The Breakdown

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TSA delays plans to allow small knives on board planes

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The Transportation Security Administration said Monday it is postponing its plans to allow small knives on planes. TSA officials say they want more input from the traveling public and those who work in commercial air travel.

The Coalition of Flight Attendant Unions applauded the decision to postpone. The move to allow small knives six centimeters or less in length on planes has been opposed by flight attendants and families of 9/11 victims.

"The United States has banned all knives from commercial flights since the September 11, 2001, attacks for good reason: Knives were the terrorists' weapons of choice in bringing down four jetliners and murdering thousands of Americans," the coalition said in a statement. 

The TSA had planned to relax its policies, by allowing formerly prohibited items on board planes starting on Thursday. Other items it planned to allow were wiffle ball bats and hockey sticks.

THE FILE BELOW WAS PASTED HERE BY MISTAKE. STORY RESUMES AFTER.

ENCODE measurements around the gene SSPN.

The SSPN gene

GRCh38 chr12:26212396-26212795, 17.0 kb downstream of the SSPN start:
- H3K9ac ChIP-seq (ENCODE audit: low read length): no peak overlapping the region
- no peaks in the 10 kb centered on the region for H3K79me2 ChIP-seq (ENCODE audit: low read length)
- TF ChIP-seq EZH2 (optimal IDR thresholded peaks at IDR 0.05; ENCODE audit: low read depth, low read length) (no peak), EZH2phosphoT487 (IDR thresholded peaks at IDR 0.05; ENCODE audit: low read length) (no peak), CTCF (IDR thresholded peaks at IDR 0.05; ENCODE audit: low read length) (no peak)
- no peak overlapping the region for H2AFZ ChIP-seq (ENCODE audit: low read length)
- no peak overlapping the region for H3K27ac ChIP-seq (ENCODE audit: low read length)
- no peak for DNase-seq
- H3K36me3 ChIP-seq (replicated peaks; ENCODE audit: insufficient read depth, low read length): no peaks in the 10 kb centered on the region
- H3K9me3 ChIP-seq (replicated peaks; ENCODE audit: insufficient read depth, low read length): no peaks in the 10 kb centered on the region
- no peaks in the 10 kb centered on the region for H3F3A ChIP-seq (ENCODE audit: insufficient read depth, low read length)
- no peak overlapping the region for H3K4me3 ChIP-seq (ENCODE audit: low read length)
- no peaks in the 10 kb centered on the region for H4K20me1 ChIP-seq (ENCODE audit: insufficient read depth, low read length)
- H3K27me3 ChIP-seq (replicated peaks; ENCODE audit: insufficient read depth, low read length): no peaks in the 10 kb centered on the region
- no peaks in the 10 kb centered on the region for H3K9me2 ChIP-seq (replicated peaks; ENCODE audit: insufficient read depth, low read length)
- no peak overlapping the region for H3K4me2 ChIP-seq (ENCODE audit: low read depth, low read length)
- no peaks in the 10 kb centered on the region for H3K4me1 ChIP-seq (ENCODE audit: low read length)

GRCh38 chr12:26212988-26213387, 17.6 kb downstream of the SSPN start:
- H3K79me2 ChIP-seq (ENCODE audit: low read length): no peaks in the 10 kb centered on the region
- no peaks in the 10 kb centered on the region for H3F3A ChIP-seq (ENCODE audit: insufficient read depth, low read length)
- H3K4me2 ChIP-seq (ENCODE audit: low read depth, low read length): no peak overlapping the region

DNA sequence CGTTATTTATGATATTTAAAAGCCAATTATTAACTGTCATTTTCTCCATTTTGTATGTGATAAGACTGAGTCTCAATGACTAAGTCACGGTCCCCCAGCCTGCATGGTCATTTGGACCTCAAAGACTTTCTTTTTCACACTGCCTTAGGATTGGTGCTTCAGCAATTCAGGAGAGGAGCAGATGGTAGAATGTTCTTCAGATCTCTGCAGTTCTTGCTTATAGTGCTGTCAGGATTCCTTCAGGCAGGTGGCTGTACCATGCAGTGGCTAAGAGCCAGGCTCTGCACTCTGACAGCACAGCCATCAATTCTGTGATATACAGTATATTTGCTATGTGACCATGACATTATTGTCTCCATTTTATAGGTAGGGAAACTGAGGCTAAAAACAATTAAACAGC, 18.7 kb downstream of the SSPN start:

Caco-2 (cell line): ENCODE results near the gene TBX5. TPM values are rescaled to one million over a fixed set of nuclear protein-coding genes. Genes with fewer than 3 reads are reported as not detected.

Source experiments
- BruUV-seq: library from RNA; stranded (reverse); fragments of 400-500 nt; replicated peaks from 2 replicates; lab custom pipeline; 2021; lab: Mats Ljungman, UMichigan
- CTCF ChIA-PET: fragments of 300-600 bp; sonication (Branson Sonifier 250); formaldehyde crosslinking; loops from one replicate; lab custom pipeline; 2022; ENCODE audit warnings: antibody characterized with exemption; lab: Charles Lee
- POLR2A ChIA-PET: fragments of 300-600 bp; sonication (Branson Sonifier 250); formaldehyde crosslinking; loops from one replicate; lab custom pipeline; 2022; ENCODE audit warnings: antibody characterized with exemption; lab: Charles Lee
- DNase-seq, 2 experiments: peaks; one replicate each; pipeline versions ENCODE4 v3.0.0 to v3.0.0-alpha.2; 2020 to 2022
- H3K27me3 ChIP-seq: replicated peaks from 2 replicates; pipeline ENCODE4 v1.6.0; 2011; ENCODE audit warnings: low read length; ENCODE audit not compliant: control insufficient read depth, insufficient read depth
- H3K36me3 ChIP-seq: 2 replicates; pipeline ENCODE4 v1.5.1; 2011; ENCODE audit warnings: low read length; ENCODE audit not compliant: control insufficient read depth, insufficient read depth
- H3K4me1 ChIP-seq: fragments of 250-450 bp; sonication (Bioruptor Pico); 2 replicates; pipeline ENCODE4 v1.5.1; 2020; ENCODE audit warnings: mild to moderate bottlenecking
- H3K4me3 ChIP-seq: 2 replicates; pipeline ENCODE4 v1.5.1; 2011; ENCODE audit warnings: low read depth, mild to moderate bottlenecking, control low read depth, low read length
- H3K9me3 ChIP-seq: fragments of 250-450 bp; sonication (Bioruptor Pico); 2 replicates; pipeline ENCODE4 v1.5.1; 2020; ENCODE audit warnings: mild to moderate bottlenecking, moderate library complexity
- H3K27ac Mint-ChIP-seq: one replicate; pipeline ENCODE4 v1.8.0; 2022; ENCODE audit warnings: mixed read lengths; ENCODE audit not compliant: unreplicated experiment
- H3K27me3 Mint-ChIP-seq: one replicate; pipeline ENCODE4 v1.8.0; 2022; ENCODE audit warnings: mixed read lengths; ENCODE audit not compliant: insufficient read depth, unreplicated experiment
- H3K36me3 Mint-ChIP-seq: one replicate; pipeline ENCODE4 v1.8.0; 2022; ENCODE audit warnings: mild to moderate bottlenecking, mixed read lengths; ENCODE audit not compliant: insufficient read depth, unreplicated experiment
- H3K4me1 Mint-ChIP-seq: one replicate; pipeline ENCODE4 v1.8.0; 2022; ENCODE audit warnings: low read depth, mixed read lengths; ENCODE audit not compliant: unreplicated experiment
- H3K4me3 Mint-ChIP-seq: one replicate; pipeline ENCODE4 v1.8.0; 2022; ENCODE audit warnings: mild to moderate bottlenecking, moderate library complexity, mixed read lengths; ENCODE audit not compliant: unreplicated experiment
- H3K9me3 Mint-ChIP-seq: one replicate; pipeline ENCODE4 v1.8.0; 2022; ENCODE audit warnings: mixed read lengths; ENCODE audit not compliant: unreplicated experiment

TSA said the change in rules was part of a larger effort to focus on items that have the highest threat. 

But on Monday it said it will "temporarily delay" the rule changes, so it can get more feedback from the Aviation Security Advisory Committee (ASAC). The committee includes passenger advocates, law enforcement experts and aviation community representatives.

"This timing will enable TSA to incorporate the ASAC's feedback about the changes to the Prohibited Items List and continue workforce training," TSA said in the statement. The agency told KPCC it would not be providing additional information beyond its statement.

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